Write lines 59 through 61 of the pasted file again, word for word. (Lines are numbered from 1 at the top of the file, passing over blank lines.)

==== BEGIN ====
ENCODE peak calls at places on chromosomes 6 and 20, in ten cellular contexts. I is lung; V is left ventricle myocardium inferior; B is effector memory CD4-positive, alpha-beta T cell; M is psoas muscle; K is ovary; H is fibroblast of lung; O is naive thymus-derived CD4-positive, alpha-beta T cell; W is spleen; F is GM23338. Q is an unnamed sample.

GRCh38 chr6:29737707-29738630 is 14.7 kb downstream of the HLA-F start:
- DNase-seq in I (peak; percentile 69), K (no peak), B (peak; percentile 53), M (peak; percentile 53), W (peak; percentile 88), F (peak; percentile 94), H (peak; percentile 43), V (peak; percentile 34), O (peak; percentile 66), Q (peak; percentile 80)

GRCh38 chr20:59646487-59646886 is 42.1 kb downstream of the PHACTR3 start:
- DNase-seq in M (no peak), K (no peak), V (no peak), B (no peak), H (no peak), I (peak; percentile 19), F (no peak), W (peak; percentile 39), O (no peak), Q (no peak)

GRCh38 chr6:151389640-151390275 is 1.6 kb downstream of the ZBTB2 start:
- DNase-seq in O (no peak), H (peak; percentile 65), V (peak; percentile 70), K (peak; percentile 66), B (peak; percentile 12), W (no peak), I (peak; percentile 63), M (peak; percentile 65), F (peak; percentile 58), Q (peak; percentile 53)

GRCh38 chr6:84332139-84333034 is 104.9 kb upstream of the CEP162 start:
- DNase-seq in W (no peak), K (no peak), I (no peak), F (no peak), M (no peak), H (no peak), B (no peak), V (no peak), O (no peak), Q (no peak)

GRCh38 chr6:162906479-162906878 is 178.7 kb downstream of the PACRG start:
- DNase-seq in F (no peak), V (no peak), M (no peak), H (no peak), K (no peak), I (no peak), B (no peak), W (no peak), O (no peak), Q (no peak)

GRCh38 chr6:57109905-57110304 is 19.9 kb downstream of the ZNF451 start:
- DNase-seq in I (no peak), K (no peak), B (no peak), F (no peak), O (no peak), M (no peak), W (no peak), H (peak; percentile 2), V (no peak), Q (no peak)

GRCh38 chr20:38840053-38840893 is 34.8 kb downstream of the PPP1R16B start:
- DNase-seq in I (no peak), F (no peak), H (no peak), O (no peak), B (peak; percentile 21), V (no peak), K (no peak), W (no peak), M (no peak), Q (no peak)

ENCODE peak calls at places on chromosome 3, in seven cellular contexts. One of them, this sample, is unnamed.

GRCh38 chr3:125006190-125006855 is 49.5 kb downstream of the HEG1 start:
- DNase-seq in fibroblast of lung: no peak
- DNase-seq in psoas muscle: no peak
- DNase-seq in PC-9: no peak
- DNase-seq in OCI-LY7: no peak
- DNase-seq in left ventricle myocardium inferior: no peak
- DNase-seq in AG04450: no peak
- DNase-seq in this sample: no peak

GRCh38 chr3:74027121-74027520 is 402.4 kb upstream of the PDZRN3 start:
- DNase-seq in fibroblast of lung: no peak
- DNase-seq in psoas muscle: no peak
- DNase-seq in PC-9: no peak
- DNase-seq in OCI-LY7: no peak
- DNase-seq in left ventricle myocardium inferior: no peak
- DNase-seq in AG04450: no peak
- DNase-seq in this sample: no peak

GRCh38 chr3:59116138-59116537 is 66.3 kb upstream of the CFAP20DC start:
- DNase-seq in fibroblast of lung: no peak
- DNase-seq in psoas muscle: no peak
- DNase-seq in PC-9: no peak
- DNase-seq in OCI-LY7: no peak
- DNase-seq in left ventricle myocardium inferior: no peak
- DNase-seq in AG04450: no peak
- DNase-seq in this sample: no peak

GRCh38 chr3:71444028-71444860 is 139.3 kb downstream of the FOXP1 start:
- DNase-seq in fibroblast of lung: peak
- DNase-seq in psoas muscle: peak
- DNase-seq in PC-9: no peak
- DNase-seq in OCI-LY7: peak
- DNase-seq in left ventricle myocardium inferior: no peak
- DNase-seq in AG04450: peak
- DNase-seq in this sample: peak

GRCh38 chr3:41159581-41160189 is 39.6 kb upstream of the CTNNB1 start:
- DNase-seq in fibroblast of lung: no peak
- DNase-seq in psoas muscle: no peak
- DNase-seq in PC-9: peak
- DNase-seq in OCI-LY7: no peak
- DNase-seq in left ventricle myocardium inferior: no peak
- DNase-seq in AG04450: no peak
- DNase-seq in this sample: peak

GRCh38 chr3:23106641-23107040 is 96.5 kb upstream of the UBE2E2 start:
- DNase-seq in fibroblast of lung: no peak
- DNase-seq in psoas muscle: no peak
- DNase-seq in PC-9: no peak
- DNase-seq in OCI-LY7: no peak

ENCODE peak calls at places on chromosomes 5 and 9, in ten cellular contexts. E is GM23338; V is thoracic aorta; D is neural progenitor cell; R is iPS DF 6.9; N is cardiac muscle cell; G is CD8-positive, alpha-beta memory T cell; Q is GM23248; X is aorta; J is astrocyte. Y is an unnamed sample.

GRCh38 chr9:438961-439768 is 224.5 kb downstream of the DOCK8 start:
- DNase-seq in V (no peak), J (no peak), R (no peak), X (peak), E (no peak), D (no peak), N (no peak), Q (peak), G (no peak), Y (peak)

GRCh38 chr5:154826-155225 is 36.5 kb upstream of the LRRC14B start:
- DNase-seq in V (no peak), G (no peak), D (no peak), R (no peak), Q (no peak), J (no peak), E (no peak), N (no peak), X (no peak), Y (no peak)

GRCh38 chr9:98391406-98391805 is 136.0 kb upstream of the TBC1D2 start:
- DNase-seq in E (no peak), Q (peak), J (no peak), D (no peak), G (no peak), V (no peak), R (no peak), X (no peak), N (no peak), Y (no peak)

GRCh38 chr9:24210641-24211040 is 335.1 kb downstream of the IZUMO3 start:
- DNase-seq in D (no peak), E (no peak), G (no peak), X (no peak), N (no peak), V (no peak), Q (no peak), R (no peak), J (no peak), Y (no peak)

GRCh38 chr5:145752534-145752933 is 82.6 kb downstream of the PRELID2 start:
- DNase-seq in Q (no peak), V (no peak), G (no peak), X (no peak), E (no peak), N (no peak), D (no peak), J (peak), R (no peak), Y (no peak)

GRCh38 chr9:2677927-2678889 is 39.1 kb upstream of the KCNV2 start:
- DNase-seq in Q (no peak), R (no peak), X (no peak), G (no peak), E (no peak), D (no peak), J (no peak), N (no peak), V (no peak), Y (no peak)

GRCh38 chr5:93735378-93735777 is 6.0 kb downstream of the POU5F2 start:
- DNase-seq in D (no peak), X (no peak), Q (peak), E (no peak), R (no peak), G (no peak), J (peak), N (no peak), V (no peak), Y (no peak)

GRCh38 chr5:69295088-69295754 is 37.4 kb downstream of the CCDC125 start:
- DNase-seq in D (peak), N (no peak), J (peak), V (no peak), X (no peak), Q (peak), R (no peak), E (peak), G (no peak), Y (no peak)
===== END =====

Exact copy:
- DNase-seq in psoas muscle: no peak
- DNase-seq in PC-9: no peak
- DNase-seq in OCI-LY7: no peak